Kazakhstan was a founding member of the Commonwealth of Independent States (CIS) in 1991 and it actively participated in various CIS activities such as meetings of the heads of state, economic cooperation agreements and joint security initiatives. Kazakhstan also participated in international organizations such as the United Nations (UN), Organization for Security and Co-operation in Europe (OSCE) and Organization for Economic Co-operation and Development (OECD).
Kazakhstan was actively involved in negotiations over the Caspian Sea’s legal status. Along with other littoral states – Azerbaijan, Iran, Russia and Turkmenistan – Kazakhstan negotiated a convention that would define their rights to use resources within this shared body of water.
Kazakhstan also developed close ties with China. In 1994, Kazakh President Nursultan Nazarbayev visited Beijing to sign a Friendship Treaty between the two countries which included provisions on economic cooperation as well as mutual respect for each other’s territorial integrity. This treaty helped strengthen economic ties between Kazakhstan and China which later led to increased Chinese investment into Kazakhstan’s oil industry.
In 1995, Kazakhstan also developed close ties with Turkey which included various agreements on political cooperation as well as economic cooperation such as an agreement on trade liberalization between Turkey and Central Asian countries signed in May 1995.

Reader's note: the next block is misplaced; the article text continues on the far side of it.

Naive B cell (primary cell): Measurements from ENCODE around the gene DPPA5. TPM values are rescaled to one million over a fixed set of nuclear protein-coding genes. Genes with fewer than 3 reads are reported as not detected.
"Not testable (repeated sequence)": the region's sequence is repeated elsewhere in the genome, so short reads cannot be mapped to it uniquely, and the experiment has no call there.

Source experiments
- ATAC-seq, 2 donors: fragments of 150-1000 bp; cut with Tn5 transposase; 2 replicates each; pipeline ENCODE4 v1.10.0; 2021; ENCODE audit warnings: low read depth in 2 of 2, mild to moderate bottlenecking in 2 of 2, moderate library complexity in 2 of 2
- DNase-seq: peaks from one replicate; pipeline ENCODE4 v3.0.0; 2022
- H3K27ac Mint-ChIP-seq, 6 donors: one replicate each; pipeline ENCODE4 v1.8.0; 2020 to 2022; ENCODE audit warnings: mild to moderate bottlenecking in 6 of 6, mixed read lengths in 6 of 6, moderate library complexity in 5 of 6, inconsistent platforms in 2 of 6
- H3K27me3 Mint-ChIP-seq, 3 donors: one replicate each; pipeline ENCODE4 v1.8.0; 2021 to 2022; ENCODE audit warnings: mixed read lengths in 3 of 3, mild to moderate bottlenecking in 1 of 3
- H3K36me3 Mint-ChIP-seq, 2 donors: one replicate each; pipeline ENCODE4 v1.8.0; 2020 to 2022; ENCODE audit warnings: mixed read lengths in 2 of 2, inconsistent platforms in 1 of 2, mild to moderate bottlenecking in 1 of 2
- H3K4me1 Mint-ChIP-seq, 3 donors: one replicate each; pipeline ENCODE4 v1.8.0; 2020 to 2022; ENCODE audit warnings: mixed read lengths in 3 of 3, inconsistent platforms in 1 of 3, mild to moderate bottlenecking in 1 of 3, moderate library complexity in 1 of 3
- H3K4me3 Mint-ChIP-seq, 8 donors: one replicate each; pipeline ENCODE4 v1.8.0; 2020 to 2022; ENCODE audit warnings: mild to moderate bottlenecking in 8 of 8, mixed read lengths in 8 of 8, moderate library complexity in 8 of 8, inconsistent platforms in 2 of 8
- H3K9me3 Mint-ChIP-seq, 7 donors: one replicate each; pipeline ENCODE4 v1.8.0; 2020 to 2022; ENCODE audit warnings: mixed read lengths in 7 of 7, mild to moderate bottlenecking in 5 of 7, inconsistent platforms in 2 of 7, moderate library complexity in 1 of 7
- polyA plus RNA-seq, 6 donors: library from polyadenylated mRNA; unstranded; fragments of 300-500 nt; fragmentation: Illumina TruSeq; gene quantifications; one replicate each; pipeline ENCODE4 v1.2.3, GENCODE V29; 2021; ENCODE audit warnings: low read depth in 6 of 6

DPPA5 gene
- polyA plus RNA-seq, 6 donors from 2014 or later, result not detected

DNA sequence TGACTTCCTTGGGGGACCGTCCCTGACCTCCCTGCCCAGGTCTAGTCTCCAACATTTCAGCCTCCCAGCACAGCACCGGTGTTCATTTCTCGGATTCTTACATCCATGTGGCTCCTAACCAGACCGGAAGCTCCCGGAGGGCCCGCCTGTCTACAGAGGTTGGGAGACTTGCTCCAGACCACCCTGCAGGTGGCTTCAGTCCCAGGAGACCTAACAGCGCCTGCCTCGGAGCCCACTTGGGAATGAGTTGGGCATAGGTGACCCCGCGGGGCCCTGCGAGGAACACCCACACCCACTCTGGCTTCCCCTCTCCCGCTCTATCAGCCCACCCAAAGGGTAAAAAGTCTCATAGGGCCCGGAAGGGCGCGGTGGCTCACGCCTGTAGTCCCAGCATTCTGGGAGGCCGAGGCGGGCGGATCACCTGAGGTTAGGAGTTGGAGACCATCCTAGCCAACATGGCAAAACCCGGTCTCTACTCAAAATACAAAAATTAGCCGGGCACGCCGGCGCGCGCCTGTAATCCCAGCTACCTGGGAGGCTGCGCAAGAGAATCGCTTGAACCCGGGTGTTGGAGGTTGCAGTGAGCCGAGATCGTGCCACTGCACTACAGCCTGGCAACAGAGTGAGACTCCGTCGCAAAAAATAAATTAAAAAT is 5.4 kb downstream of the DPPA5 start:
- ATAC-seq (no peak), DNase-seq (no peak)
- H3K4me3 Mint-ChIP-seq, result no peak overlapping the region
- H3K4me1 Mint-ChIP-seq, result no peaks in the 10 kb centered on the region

Kazakhstan sought to improve its relations with Western countries by participating in international organizations such as OSCE which it joined in 1992. The country also improved bilateral relations with various Western nations including Germany, France, UK and US through high-level visits by Kazakh officials to these countries during 1995.
Overall, Kazakhstan’s foreign policy in 1995 was focused on strengthening ties with former Soviet republics while at the same time developing closer relationships with other states around the world. The country sought to participate actively in international organizations such as UN, OSCE and OECD while also striving to improve bilateral relations with major powers like China or Turkey or Western European nations like Germany or France or US or UK.
Events Held in Kazakhstan